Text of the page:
NotesFAQContact Us
Search Tips
ERIC Number: ED242443
Record Type: Non-Journal
Publication Date: 1983-Jun-9
Pages: 2
Abstractor: N/A
Reference Count: N/A
School Fits Three R's into Four Days.
Sun-News (Las Cruces, New Mexico), p12a June 9, 1983
THE FOLLOWING IS THE FULL TEXT OF THIS DOCUMENT: The last bell rings at 4 o'clock and kids come tumbling out of classrooms, eager to be free for the weekend. As lockers bang shut and chatter fades out the front door, one teacher sighs, "Thank God it's Thursday." Thursday? For the 250 students and 16 teachers in this southwestern Oregon farming community, Thursday marks the end of the school week in an experimental program that packs the three R's into four days. Started last fall to save money on heating, lighting and busing, the four-day school week appeals to teachers who enjoy long weekends and parents who say their children are more enthusiastic about school. "We're still on a trial basis," said Bob Brown, chairman of the Days Creek school board. "But we haven't had one complaint to the board against it. Basically, we figure everyone must be satisfied." The four-day school week is gaining acceptance in rural school districts, as administrators search for ways to cut budgets without cutting staff. Scattered districts in 13 states now operate on an abbreviated week, with the largest number in Colorado, said Paul Bauman, policy analyst for the Denver-based Education Commission of the States. In at least two other states, legislation has been introduced to permit four-day school weeks, he said. There have been no major studies analyzing the success of the four-day school week nationwide, said Bauman. A 1981 study of Colorado schools concluded that the system needed more time before it could be fairly evaluated, he said. Nationwide, the four-day week is limited to rural school districts, where many students spend their days off helping on the family ranch or farm, Bauman said. The grandfather of the four-day week is the 400-student Cimarron, N.M. school district, where a Tuesday-through-Friday schedule has been in effect for 10 years. Superintendent Joe Pompeo says that community would fire him if he switched back to a five-day week. In Oregon, Days Creek and Prospect, about 45 miles northeast of Medford, are winding up a one-year trial program approved by state school Superintendent Verne Duncan. Both districts want to keep the schedule and officials in Rogue River say they are considering a four-day week. Shifting to a shorter week required the Oregon school districts to get a one-year waiver from a state regulation that students spend 175 days a year in the classroom. (Author)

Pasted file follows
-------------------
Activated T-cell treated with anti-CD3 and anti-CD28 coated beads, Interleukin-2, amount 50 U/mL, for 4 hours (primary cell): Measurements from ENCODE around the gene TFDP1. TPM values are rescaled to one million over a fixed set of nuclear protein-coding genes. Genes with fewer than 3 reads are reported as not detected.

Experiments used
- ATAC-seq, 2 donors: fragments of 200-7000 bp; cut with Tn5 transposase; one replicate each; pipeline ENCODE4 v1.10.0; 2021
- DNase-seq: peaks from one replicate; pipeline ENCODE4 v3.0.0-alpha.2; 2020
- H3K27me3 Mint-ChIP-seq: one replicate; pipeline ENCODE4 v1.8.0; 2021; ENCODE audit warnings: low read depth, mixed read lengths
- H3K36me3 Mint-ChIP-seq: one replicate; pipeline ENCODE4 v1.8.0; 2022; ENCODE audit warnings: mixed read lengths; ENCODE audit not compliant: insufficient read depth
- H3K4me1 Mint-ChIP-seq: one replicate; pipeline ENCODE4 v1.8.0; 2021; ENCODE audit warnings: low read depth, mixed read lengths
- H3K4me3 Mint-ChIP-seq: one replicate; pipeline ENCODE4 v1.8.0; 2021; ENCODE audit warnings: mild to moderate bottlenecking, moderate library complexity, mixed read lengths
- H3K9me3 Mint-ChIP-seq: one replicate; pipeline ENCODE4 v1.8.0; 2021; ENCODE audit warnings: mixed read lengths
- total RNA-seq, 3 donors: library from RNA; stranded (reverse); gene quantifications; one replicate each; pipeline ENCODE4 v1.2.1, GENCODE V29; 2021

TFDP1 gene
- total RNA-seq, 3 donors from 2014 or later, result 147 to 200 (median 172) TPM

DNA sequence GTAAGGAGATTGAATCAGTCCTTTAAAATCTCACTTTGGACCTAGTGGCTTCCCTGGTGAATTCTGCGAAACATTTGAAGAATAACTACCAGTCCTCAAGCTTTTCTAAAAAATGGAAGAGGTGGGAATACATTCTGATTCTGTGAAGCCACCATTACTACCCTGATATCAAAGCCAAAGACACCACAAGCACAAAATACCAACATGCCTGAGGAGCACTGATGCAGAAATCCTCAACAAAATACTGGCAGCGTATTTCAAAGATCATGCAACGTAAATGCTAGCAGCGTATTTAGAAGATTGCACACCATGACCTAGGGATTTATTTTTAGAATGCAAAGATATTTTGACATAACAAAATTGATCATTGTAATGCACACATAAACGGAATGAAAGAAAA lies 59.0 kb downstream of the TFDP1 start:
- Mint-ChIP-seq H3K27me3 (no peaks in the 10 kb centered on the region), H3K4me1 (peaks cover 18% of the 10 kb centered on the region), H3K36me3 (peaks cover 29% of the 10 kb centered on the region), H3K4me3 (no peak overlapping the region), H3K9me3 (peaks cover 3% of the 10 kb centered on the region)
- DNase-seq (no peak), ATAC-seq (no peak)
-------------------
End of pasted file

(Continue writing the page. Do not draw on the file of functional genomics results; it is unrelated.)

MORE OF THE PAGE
Publication Type: Reports - Descriptive; Journal Articles
Education Level: N/A
Audience: Practitioners
Language: English
Sponsor: N/A
Authoring Institution: N/A